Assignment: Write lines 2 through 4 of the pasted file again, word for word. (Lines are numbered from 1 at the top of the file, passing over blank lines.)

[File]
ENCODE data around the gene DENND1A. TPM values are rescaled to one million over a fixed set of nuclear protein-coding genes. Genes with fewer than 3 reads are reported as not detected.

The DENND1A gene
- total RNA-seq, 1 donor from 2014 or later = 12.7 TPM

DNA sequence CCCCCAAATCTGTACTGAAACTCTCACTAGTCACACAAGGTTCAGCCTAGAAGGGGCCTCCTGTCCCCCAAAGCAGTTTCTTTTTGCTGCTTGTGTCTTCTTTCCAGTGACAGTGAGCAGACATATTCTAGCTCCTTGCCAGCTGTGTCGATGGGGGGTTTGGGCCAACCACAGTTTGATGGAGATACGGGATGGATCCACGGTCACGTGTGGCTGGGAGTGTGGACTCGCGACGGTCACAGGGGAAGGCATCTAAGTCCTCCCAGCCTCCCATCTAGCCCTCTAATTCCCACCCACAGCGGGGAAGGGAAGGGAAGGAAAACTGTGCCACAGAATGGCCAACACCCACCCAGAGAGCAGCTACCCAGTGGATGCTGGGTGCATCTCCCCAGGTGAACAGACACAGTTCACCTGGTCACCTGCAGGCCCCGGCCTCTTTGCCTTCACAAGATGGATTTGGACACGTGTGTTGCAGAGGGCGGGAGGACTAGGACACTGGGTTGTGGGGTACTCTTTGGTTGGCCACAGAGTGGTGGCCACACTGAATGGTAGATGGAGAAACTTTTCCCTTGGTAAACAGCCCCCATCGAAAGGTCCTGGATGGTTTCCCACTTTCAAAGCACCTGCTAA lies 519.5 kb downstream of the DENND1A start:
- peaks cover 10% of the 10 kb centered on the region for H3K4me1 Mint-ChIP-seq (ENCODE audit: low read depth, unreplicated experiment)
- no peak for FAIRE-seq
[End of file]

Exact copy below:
The DENND1A gene
- total RNA-seq, 1 donor from 2014 or later = 12.7 TPM

DNA sequence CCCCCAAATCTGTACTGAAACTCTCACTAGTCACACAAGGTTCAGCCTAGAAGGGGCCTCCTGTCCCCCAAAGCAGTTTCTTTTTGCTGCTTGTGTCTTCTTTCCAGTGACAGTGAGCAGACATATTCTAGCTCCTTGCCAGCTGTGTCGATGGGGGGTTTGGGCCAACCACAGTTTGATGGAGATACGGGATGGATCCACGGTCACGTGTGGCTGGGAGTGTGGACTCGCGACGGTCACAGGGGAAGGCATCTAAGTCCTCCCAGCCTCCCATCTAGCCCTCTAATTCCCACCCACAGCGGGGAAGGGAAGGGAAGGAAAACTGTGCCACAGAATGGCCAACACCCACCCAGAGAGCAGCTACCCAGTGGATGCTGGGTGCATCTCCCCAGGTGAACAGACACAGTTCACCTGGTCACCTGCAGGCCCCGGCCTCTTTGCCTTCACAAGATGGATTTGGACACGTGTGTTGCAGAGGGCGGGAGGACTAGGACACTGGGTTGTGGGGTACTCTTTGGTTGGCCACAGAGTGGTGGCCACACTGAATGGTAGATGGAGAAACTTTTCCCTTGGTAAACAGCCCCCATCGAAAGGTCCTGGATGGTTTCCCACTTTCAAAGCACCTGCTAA lies 519.5 kb downstream of the DENND1A start: